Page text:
Digital printing solutions have profoundly impacted so many segments of the print industry—commercial print, advertising, direct-mail, and, of course, large format graphics and signage. But will digital inkjet printing make its mark on the textile printing segment of the industry? Perhaps not as quickly, or as profoundly, as it has in other categories of print, but never say never.
While many remain skeptical that digital print will ultimately replace traditional screen printing methods, there is some indication that the pairing of digital inkjet and fabric-based substrates offers real opportunity for print suppliers.
Inkjet vs. Screen Printing
Digital inkjet for fabric-based applications like apparel printing remains a forward-thinking concept. Typically, traditional screen printers deal with longer runs than, say, sign shops. And for long-run projects, screen printing equipment remains the more cost-effective alternative for that segment.
But according to I.T. Strategies, a consultancy that’s been studying the textile marketplace, "digital printing technologies open things up for a wide variety of incremental applications."
"Screen printing is sometimes more economical if you have really long runs," according to Cory Brock, who manages media relations for Gandinnovations—just one of the manufacturers of digital print engines capable of printing to fabric.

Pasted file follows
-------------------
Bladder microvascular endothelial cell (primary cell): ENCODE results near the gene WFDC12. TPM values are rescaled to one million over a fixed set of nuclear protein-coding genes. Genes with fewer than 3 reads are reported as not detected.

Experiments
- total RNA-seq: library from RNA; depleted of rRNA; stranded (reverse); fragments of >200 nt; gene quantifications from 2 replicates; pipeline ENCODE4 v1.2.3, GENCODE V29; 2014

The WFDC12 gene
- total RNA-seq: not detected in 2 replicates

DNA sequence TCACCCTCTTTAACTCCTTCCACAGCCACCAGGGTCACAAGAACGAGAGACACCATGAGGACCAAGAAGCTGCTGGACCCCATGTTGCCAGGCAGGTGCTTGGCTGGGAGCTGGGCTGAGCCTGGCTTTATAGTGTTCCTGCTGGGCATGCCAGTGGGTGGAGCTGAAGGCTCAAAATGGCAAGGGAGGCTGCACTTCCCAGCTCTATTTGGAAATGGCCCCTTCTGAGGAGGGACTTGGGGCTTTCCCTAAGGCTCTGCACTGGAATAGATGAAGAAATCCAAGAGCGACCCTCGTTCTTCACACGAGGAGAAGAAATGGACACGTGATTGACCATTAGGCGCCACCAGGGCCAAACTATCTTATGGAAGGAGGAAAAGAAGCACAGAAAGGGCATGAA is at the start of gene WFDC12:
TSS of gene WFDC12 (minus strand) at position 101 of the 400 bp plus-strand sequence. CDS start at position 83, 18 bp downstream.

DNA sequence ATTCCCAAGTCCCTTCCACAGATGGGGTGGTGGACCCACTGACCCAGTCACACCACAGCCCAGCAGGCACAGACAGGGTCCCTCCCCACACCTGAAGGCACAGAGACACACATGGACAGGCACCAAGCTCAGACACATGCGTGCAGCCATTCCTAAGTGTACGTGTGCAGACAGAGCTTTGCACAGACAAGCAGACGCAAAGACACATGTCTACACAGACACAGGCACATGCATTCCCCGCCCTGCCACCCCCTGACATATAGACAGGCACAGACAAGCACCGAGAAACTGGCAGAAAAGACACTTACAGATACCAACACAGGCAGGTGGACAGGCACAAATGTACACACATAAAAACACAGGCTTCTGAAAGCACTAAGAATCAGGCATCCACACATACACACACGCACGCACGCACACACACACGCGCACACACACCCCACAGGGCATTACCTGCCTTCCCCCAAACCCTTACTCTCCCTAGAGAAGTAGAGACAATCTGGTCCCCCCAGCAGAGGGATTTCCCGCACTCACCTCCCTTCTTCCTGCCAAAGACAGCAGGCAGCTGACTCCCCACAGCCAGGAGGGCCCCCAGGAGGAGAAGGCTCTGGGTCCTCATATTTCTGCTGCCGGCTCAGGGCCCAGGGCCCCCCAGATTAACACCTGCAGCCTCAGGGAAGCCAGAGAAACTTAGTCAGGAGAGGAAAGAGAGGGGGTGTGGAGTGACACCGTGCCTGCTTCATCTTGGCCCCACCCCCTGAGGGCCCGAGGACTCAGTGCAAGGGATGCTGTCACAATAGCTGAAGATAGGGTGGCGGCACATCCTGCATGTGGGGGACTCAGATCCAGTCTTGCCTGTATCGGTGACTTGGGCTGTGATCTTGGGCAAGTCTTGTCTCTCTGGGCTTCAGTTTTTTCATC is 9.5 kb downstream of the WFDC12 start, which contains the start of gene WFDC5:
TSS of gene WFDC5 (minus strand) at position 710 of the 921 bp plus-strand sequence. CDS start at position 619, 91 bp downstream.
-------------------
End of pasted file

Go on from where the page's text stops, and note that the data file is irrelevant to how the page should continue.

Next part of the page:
Where the pairing of digital inkjet printing technologies and fabrics has really made an impact is in the large format market. Inkjet printers are already staples at shops producing large format print. Now, they’re beginning to marry the equipment with fabrics for everything from signage to fine-art reproductions, murals, and automobile covers.
Tradeshow graphics are also an emerging application, for fabrics are less fragile and more portable than their rigid alternatives.
And by fabric, we’re not just talking about your standard run-of-the-mill canvases, although that’s certainly a popular option, but flag material, polyesters, cottons, nylon, silk, and others. "Items such as open-weave flag, water-resistant transfer fabric, and heavy tent and awning are some of our [customers’] more popular selections," Brock suggests.
Even though inkjet technologies have considerably matured in the past decade, using these devices to print to fabric continues to pose certain challenges.
Fundamentally, ink lays on, and adheres to, fabric differently than it may with other printing papers and substrates. And each fabric will behave uniquely. As a result, print suppliers must familiarize themselves with the nuances of each, and adjust their expectations for color and resolution accordingly.
And print suppliers must also take into consideration the post-printing processes involved in textile applications. How easily and quickly will the print dry? What digital printing solutions have post-op solutions for helping the curing process along?
"A post-printing heat application really makes the colors pop out and become permanent faster," Brock explains.
Once the ink dries, the job is far from over. Some fabric applications—jobs like event tents, for example—will require time and expertise to assemble, too. Often times, individual pieces of print must be stitched together, and occasionally, there may be cross-over graphics, which require registration to be dead-on.
In the next issue of Digital Queue, we’ll continue the series on digital printing for fabric applications, with a look at the best-of-breed printing systems.